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“Government surveillance is on the rise,” Google said after it released its sixth transparency report today. The company releases the bi-annual reports in order to keep governments accountable as Internet companies receive more and more requests to hand over or remove data.
Today’s report represents the first half of 2012, beginning in January and ending in June. Google’s first transparency report in 2009 revealed that governments around the world made 12,539 requests for specific users’ data. That number has steadily increased, and today Google announced it received the most requests for user data it has ever seen: 20,938 requests on 34,614 different user accounts.
On top of that, Google says requests to take down data also spiked. Governments made 1,791 requests to remove 17,475 piece of data.
“The information we disclose is only an isolated sliver showing how governments interact with the Internet, since for the most part we don’t know what requests are made of other technology or telecommunications companies,” said Senior Policy Analyst Dorothy Chou in a blog post. “Our hope is that over time, more data will bolster public debate about how we can best keep the Internet free and open.”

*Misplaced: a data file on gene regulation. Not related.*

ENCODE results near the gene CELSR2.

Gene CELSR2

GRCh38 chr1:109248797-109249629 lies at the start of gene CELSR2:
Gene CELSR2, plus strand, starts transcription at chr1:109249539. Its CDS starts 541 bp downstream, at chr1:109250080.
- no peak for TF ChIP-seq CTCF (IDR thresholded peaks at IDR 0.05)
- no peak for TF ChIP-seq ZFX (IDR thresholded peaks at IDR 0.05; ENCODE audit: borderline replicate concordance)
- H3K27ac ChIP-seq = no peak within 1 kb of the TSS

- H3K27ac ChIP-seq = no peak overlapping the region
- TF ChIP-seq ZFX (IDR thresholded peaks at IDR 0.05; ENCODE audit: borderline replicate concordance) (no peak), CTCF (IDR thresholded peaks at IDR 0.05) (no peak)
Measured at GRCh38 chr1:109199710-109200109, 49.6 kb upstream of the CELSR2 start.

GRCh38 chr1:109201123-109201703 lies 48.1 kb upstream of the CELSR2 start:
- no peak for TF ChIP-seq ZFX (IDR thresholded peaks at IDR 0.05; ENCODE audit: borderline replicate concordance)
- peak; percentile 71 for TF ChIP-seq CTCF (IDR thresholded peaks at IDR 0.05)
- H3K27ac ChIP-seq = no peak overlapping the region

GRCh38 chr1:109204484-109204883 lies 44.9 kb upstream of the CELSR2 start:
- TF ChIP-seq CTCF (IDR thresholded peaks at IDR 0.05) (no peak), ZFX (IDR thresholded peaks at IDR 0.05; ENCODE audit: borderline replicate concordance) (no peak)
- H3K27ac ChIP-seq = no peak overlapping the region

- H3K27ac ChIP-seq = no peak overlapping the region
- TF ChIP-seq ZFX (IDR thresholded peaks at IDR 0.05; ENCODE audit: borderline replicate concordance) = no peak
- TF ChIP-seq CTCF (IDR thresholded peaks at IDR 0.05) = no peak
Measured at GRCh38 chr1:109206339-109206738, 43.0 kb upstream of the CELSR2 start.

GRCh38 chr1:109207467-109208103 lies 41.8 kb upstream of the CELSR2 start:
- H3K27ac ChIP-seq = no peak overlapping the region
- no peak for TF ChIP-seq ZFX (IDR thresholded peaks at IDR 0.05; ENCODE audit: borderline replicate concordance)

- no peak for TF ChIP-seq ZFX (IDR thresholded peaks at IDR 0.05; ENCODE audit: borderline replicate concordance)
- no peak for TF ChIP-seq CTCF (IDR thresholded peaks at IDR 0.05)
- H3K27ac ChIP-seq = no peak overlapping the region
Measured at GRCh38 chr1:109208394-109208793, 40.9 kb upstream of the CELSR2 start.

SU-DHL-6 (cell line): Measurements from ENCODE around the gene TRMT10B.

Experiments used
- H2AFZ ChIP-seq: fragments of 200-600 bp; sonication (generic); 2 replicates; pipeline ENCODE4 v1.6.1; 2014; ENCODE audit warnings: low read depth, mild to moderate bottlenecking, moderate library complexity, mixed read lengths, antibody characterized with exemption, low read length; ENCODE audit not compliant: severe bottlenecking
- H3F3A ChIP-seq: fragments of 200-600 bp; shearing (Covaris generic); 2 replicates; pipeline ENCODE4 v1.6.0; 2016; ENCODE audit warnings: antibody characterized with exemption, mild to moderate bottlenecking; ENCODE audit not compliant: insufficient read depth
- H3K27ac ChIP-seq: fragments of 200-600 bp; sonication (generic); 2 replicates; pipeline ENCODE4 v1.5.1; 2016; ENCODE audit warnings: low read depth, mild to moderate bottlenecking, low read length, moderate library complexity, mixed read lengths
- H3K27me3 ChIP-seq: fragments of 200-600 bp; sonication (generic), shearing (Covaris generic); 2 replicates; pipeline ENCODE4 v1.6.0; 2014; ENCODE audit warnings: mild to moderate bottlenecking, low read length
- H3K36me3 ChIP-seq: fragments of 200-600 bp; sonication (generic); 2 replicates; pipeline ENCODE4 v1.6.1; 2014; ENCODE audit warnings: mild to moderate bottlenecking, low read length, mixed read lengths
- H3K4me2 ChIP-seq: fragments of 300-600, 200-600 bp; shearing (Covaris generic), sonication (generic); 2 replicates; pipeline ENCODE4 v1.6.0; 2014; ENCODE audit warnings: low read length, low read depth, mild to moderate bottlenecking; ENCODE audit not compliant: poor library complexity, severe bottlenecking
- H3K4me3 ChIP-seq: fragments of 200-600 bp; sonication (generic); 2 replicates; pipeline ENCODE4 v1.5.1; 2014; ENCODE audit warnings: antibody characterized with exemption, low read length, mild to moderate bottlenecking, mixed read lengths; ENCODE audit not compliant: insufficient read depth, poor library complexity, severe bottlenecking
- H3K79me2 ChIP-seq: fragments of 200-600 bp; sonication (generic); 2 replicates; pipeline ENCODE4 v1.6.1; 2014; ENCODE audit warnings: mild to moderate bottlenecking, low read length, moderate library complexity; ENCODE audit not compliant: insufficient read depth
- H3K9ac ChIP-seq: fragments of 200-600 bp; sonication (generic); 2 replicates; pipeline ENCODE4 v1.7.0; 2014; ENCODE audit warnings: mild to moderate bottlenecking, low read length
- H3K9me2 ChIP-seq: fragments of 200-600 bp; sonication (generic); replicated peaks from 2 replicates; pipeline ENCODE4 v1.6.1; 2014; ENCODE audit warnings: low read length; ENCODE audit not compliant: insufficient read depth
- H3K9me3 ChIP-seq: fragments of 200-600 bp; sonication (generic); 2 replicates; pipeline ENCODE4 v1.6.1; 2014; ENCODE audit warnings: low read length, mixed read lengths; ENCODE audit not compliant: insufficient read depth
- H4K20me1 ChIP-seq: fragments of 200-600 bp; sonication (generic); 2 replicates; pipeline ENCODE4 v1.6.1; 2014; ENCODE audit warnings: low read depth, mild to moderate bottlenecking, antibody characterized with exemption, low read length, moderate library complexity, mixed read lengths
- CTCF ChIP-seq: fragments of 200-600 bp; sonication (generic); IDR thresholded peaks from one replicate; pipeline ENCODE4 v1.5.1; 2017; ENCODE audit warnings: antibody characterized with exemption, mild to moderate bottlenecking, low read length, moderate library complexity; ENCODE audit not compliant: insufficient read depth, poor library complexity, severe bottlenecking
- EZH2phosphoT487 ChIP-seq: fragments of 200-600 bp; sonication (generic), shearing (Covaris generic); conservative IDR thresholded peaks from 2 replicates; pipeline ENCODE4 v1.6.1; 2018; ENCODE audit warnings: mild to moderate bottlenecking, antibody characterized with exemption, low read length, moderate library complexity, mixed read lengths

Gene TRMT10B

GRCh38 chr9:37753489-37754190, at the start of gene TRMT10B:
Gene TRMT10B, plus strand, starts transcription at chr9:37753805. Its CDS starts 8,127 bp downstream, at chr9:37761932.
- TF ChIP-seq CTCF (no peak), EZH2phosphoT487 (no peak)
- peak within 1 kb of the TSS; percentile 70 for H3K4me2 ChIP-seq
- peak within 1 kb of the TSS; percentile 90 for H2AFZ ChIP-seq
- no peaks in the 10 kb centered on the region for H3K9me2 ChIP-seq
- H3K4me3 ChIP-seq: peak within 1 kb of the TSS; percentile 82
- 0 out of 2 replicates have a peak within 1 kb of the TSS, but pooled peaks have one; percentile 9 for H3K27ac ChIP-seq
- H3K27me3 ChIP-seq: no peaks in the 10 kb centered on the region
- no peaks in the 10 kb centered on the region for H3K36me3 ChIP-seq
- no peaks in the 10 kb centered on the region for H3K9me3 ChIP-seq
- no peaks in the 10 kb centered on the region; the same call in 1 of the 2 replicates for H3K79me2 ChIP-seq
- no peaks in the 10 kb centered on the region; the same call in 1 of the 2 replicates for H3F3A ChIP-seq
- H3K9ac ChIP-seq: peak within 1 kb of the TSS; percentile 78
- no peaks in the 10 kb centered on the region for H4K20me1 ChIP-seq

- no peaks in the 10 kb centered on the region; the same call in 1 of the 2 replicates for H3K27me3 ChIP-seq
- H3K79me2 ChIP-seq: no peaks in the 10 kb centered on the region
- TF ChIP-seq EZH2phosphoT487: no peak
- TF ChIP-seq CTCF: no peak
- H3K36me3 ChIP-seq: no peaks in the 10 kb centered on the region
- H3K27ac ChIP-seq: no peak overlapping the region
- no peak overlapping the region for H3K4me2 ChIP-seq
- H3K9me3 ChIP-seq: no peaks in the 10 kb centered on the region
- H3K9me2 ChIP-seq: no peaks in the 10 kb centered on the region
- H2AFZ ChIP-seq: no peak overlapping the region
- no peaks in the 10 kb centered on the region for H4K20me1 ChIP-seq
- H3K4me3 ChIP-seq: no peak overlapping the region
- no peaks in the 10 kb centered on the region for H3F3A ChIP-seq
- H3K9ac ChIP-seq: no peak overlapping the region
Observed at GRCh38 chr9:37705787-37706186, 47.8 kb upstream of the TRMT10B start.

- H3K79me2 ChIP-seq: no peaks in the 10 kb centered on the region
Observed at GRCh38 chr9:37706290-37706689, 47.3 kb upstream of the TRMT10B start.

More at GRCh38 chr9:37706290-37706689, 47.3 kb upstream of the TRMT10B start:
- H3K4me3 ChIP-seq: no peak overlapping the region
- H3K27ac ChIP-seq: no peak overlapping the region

The company doesn’t let the governments sit in anonymity, however. It provides a list of the countries that submit requests and provides a snapshot of the kinds of data that government tries to take down. You can see these on its annotations page. For example, Google detailed that it received removal requests from 10 new countries, including Saudi Arabia, Hungary, Slovakia, and Azerbaijan.
It also doesn’t comply with all of the requests. In the U.S., Google was asked to remove seven YouTube videos “for criticizing local and state government agencies, law enforcement, or public officials.” Google did not take down any of those videos.
Keyhole image via Shutterstock